Recommendations for examining and interpreting funnel plot asymmetry in meta-analyses of randomised controlled trials

@article{Sterne2011RecommendationsFE,
  title={Recommendations for examining and interpreting funnel plot asymmetry in meta-analyses of randomised controlled trials},
  author={Jonathan A. C. Sterne and Alex Sutton and John P. A. Ioannidis and Norma C. Terrin and David Jones and Joseph Lau and James R. Carpenter and Gerta R{\"u}cker and Roger M. Harbord and Christopher H. Schmid and Jennifer Marie Tetzlaff and Jonathan J. Deeks and Jaime L. Peters and Petra Macaskill and Guido Schwarzer and Sue Duval and Douglas G. Altman and David Moher and Julian P. T. Higgins},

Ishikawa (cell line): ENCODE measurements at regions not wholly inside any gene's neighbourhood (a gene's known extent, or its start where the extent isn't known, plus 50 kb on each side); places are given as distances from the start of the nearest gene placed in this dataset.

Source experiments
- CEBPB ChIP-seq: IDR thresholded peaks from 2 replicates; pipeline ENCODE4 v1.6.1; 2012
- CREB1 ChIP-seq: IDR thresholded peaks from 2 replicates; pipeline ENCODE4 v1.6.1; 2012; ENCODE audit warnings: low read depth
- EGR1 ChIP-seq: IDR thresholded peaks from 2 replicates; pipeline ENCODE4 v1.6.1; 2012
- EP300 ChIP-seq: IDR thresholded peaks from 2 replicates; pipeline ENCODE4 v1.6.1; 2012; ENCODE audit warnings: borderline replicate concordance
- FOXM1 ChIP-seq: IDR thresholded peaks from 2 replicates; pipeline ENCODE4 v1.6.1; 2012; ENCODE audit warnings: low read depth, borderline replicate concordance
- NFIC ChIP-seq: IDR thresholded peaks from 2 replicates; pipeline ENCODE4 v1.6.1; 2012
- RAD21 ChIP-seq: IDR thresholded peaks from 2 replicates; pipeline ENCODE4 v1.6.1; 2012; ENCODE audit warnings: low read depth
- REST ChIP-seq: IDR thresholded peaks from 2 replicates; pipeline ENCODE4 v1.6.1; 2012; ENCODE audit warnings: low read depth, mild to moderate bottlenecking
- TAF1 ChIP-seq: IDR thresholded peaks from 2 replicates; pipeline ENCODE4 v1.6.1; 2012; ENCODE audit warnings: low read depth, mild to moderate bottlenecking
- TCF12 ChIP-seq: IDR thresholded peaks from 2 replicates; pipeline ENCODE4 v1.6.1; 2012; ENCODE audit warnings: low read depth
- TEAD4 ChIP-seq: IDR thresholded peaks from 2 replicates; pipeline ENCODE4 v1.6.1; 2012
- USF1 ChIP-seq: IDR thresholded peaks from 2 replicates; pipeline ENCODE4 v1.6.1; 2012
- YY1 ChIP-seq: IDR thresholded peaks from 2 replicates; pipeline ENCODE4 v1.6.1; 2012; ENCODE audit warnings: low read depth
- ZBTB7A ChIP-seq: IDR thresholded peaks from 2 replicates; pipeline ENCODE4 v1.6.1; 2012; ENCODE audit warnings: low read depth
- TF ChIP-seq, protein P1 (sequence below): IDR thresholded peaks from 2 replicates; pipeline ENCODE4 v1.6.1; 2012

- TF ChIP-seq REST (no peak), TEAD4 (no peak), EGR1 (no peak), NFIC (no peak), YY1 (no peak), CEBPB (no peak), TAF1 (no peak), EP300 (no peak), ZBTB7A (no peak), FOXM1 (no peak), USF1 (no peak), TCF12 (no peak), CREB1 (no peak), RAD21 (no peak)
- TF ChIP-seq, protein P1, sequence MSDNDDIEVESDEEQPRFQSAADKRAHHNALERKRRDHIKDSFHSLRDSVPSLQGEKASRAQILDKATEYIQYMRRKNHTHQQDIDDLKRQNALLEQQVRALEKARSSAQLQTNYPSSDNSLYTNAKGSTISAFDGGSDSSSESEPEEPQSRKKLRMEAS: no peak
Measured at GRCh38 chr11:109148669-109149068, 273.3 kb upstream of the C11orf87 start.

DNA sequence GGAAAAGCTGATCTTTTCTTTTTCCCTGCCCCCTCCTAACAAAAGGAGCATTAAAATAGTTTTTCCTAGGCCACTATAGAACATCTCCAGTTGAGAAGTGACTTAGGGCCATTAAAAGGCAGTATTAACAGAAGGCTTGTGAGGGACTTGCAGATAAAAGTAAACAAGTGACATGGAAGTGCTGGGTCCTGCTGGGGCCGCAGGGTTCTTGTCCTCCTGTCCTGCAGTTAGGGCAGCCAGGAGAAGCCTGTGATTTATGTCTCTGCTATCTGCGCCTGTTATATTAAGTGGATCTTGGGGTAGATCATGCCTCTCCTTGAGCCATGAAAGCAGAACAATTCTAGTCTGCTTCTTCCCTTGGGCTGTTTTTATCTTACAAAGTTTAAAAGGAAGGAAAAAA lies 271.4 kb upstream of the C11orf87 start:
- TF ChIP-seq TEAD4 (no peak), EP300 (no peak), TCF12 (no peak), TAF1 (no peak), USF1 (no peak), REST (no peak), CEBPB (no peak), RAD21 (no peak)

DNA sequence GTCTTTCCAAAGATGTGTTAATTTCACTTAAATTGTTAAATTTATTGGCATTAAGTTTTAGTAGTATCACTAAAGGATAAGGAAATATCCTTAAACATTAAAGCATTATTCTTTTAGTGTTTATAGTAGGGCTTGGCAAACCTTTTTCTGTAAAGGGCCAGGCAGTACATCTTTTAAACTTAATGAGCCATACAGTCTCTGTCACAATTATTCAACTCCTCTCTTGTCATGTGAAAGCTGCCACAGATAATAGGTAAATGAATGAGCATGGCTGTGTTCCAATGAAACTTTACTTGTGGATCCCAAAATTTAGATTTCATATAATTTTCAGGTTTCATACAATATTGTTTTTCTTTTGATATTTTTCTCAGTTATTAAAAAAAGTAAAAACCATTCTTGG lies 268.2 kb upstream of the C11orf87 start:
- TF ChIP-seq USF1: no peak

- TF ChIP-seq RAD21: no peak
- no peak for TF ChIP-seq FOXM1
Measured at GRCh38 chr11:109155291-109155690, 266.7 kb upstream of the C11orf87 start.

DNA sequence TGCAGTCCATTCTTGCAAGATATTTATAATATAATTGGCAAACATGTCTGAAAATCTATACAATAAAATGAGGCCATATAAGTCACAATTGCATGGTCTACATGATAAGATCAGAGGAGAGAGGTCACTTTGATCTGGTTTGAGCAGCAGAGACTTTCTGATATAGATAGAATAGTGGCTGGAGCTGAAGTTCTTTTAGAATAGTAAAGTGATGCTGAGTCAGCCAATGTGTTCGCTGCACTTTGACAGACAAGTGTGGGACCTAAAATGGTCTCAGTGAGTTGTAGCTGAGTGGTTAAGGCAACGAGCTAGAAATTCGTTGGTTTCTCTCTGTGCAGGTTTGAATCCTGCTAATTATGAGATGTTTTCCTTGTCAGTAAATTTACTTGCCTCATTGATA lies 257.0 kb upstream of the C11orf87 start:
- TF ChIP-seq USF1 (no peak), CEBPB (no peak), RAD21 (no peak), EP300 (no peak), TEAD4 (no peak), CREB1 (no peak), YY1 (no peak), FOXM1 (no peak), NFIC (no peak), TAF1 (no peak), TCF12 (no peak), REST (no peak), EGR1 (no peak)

journal={BMJ : British Medical Journal},
  year={2011},
  volume={343}
}
Funnel plots, and tests for funnel plot asymmetry, have been widely used to examine bias in the results of meta-analyses. Funnel plot asymmetry should not be equated with publication bias, because it has a number of other possible causes. This article describes how to interpret funnel plot asymmetry, recommends appropriate tests, and explains the implications for choice of meta-analysis model 
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A new graphical method, the Doi plot, to visualize asymmetry and also a new measure, the LFK index, to detect and quantify asymmetry of study effects in Doi plots are proposed and demonstrated.
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